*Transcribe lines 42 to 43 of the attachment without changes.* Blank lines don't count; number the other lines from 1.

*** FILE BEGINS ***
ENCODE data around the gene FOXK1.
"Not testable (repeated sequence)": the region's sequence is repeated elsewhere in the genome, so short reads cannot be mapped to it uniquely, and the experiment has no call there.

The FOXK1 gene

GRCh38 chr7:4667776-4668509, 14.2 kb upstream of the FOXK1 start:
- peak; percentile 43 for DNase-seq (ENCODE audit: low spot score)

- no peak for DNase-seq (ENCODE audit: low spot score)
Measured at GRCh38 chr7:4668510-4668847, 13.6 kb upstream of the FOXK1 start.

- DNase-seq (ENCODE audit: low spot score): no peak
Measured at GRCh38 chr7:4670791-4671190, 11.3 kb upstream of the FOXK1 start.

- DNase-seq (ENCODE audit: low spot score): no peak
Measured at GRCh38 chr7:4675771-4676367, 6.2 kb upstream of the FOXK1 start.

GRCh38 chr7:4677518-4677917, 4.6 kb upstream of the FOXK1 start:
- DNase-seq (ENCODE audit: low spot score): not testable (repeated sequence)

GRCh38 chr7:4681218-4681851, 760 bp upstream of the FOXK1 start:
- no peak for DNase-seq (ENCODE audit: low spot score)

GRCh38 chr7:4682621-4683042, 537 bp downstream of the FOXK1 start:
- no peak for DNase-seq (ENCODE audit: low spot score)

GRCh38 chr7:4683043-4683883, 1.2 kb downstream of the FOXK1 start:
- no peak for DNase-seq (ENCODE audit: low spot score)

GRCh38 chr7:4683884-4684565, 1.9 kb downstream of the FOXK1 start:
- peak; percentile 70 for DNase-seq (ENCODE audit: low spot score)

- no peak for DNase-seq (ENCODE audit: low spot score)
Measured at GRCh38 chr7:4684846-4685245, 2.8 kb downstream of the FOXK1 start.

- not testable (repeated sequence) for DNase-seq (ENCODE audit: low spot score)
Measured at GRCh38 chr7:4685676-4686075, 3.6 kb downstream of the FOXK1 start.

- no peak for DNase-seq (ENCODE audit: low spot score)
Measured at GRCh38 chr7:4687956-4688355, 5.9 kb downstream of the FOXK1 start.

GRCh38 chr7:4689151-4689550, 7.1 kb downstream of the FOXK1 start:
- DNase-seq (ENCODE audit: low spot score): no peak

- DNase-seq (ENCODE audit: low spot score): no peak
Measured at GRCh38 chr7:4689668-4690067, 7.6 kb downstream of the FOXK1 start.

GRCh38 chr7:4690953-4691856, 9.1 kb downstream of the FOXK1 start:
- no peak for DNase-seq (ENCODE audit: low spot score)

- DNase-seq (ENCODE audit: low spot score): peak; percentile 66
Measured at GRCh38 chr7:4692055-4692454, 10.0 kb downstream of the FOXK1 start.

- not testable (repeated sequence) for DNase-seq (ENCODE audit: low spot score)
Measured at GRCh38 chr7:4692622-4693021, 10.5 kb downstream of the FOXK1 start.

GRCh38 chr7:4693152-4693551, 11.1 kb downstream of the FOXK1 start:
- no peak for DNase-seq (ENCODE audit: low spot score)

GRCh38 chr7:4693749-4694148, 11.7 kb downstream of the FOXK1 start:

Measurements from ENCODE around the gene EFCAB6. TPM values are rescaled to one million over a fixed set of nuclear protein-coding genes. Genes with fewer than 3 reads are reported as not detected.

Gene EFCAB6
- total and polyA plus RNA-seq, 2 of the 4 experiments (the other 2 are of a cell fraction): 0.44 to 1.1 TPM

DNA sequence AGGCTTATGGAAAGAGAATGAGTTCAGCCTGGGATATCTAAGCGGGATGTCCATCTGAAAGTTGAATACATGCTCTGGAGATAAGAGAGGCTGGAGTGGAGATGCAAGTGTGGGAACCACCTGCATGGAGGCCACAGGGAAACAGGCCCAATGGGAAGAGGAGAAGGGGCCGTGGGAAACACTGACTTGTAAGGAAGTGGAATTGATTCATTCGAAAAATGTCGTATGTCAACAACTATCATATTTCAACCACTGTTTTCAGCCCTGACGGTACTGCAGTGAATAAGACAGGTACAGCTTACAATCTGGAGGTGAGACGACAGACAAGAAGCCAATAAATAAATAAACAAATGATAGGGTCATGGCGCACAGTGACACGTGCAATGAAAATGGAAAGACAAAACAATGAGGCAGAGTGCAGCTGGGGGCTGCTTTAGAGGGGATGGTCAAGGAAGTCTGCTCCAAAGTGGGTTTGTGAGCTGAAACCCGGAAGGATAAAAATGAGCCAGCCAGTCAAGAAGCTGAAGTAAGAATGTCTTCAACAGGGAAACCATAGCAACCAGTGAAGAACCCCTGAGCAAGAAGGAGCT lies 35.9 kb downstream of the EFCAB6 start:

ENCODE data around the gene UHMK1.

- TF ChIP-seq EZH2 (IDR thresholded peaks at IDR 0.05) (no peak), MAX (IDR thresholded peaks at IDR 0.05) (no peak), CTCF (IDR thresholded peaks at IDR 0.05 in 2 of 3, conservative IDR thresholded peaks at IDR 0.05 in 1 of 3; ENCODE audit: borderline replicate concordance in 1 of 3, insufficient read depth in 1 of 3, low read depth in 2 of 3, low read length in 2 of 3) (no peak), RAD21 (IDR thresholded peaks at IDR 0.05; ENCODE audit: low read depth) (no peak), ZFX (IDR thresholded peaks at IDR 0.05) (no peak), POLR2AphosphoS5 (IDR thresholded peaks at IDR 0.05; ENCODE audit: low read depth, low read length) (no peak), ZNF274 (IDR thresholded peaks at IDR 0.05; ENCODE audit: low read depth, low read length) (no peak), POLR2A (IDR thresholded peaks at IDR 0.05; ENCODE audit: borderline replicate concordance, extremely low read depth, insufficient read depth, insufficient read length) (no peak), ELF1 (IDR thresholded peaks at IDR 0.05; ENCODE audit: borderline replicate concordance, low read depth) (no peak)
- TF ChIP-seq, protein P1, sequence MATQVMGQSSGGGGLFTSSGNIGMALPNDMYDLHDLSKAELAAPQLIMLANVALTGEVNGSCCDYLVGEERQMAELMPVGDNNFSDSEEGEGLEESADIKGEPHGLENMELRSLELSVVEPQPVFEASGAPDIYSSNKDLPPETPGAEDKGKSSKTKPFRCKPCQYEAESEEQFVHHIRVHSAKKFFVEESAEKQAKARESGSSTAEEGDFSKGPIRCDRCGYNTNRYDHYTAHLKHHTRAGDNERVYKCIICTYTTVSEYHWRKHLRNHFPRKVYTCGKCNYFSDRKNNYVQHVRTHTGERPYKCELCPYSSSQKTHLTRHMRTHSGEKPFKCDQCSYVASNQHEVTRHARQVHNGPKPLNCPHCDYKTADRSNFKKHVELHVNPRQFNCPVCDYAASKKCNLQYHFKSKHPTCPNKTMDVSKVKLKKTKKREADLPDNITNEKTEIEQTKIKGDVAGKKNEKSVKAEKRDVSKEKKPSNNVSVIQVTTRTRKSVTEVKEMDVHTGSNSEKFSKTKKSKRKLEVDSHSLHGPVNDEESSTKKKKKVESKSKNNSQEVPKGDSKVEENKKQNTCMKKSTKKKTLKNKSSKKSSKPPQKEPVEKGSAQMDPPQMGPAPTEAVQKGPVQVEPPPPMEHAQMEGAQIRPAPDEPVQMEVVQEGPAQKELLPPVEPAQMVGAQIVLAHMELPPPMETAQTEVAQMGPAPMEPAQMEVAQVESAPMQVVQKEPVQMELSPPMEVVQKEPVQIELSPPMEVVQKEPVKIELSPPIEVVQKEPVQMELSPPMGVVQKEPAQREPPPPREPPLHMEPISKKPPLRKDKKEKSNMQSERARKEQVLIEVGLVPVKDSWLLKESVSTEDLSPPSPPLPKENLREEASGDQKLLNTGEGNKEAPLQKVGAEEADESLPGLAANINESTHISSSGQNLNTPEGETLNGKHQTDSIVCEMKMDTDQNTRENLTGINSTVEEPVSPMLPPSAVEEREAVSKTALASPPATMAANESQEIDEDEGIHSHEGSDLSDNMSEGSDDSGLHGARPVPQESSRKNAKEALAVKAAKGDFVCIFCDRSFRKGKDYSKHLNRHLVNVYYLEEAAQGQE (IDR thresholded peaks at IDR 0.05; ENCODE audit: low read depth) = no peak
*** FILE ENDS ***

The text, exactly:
Gene EFCAB6
- total and polyA plus RNA-seq, 2 of the 4 experiments (the other 2 are of a cell fraction): 0.44 to 1.1 TPM